Arriving home, she threw her keys in a basket by the door and strode across the room, plopping onto the sofa she’d bought at a garage sale. Only fifteen bucks — the deal of the century, she had felt at the time. She remembered how she and five others had lugged the heavy thing, laughing and groaning the entire three blocks from that apartment to this, falling triumphantly upon it after clunking it down on her third-story floor. She chuckled to herself at the comical thought as her eyes wandered wearily around the frumpy room decorated in purple and green, scanning mementos and photographs of happy memories in her life. She was proud of her accomplishments. Although she had grown up in a series of foster homes, she had worked hard to make the most of her life. She smiled at pictures of dance recitals, gymnastic meets, and sporting events. Her eyes stopped on a picture of a native man, the shaman Balla-le, with whom she’d spent a year in the Amazon, studying and living with his people. She missed him — and the native way of life. Most of all, she missed being with people who viewed every living thing, and every act in life, as an expression of the sacred. City life didn’t agree with Rae.

——— Get Your Copy Here ———

Chapter 3 Excerpts

The alarm called out its rude awakening. Oh, how Kassanderae hated mornings. Six o’clock was way too early to expect people to breathe smog, fight commuter traffic, push through crowds, or sit under fluorescent lights in a room with no windows. Usually, she biked to work — but it was a good ways — and, sometimes, she just couldn’t climb out of bed soon enough. This being one of those mornings, she opted for the train. She owned no car and didn’t want one….


Chapter 5 Excerpts

It seemed a long time they hiked, never speaking. Occasionally, the eyes would stop, putting a hand out to halt her; cock his head, be perfectly still, and listen. The way a deer listens before it suddenly disappears without a sound, she thought. Then he led on, gesturing her to follow.

She wondered about her strange guide, and where she had ended in her fall but, look around as she might, she could get no bearing and found nothing familiar. The guy seemed safe enough, in a dangerous kind of way. He certainly knew how to use that sword of his. Better to follow Mr. Eyes, she thought, than be left to herself in the middle of nowhere with vicious creatures lurking about. She had never been so lost, and didn’t like the feeling.

Dusk set in; the cool blue sky turning a shade of gray as the eyes finally turned off the path, heading into the trees. They walked another hundred yards or more, halting before a rolling hill hidden from the trail by tall evergreens that grew at its base. The eyes went around behind some bramble and disappeared. She followed, finding herself at the mouth of a small, cool cave cut into the side of the hill. Not big enough to be in upright, but she imagined it would protect from dew or frost, and the brisk wind that had kicked up the last hour of their hike.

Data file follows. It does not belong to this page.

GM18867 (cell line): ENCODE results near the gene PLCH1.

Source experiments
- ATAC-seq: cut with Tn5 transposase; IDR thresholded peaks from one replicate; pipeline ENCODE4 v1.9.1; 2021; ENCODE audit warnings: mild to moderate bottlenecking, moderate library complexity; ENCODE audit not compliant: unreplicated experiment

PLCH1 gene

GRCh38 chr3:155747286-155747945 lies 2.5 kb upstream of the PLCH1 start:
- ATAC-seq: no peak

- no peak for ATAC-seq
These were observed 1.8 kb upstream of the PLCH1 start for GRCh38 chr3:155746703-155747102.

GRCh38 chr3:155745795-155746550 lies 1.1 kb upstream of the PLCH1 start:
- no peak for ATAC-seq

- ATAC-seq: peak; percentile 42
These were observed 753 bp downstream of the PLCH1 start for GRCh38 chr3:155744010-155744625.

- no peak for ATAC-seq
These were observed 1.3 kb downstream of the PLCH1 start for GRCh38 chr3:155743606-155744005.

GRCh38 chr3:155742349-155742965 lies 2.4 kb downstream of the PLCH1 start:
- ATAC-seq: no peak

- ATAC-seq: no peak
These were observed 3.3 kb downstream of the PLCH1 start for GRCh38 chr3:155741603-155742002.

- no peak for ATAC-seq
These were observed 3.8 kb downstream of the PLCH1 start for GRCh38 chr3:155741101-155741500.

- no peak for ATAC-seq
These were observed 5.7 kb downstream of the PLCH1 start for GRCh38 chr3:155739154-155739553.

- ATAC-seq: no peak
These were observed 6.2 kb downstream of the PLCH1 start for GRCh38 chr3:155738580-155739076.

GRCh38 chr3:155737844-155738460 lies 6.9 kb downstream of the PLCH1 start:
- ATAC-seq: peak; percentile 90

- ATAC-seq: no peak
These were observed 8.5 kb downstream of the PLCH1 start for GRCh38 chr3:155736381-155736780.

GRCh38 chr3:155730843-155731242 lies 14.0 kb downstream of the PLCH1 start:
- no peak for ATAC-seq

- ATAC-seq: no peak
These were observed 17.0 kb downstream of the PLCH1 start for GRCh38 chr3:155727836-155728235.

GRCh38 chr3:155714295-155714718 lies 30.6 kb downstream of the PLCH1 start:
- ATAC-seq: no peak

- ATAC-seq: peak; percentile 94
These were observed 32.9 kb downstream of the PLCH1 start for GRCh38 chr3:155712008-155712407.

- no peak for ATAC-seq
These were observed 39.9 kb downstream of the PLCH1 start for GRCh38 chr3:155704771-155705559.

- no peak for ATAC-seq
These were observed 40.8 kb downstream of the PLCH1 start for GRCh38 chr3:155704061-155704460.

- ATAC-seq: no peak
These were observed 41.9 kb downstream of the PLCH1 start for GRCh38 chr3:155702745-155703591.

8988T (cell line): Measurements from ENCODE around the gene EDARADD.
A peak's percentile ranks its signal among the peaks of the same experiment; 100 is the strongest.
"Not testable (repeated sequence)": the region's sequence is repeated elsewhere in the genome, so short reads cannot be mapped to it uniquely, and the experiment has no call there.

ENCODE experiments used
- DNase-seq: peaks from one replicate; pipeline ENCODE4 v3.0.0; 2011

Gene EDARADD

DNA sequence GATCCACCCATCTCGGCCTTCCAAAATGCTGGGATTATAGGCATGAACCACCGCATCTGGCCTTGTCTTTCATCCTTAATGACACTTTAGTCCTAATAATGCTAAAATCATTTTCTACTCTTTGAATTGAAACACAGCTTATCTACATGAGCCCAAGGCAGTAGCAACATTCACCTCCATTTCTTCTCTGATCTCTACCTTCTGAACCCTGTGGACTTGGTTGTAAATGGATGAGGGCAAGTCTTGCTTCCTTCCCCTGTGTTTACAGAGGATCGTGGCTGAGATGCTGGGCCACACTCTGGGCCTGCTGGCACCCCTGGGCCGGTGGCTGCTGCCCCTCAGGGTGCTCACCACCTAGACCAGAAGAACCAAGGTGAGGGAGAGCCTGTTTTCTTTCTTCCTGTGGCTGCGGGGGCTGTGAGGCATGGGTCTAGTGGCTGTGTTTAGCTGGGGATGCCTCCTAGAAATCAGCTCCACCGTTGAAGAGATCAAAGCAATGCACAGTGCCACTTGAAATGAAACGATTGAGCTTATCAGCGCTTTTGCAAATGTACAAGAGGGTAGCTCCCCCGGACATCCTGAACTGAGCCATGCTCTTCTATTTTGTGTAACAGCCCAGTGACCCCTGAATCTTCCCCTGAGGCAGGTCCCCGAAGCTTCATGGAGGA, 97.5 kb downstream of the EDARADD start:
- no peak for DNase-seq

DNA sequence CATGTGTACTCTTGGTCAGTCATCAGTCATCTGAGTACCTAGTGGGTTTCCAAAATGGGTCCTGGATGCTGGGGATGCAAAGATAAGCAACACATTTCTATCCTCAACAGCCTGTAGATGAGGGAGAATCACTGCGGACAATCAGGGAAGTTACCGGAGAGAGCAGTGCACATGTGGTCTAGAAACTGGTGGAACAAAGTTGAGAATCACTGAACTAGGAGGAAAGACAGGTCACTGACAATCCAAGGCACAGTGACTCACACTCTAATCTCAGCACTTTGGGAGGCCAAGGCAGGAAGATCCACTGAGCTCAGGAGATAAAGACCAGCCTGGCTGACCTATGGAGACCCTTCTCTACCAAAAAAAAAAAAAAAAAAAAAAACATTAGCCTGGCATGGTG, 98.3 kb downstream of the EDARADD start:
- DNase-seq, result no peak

“Stay here. I’ll be back.”

She opened her mouth, but closed it again. He was gone. Just like a deer in the woods.

Rae sat for what seemed ages, but was probably more like an hour, watching the world grow still and dark. It was cold. She had on summer clothes: white shorts and sleeveless blouse, light socks and running shoes; filthy from her roll down the hill and hours of hiking. Wet with sweat, she began shivering from the chill night air.

Mr. Eyes returned with what appeared to be a cloth-full of weeds. He sat across from her cross-legged, unfolding the corners and laying it open in his lap. Pulling his knife from its sheath, he began to cut roots, slice green stalks, and chop leaves. Rae studied his face and noted his long, graceful fingers, but what made him strange she still couldn’t figure.

“We can’t risk building a fire, but it is good enough raw. Hearty herbs and edible roots — they will strengthen you.” He handed her a small portion and, as he did so, their eyes met. She gazed again into the deep, green pools, so calm and still, but what was behind them she couldn’t discern.

“Thank you,” she said quietly, looking down as she placed a bite in her mouth. It was pungent but not unpleasant and, as she chewed, she felt energy flow through her, reviving her body.

“I am called Glenfloriden by my people,” the eyes finally said. “Who are you, and why have you come through the Gate?”

Gate? “I’m Kassanderae and…it would appear I am here by accident… Where is ‘here,’ by the way?”

“No one comes through the Gate by accident,” he replied, ignoring her question. “What is your business?”

“My business?”

“Yes. Are you a sorceress?” He locked his piercing eyes on her and a shiver ran down her spine.

“Umm, no,” she replied, smiling innocently.

“What then is your gift?” No smile there.

“Are you sure I have one?”


“Might I ask why?”

He answered by staring her squarely in the face. “No one comes through the Gate by accident.” Looking deep into her eyes, he held her gaze long moments. It seemed he looked right through her, down into her very soul. She was stunned… He was as good at it as she was! Although she used the skill often in life, she had never met anyone else who could do it. She had come to think it was her own unique gift in the world.

“It would appear I have the same gift as you,” she replied finally. “I…see through people.”

Glenfloriden’s head fell back and the cave was filled with the most wondrous, gay laughter. It lit his face with golden light and his eyes sparkled like gems. “It is not a gift,” he smiled softly. “It is a trait common to my people.”

Rae’s eye grew wide and she fell silent for a long time, fascinated by this fact. What kind of people could all inherently share such a trait? Moonlight fell through the opening of the cave, illuminating half the floor and bathing him in chill blue light. His hair glistened, as if made of moonbeams, and his body seemed to shimmer. She watched as he silently ate…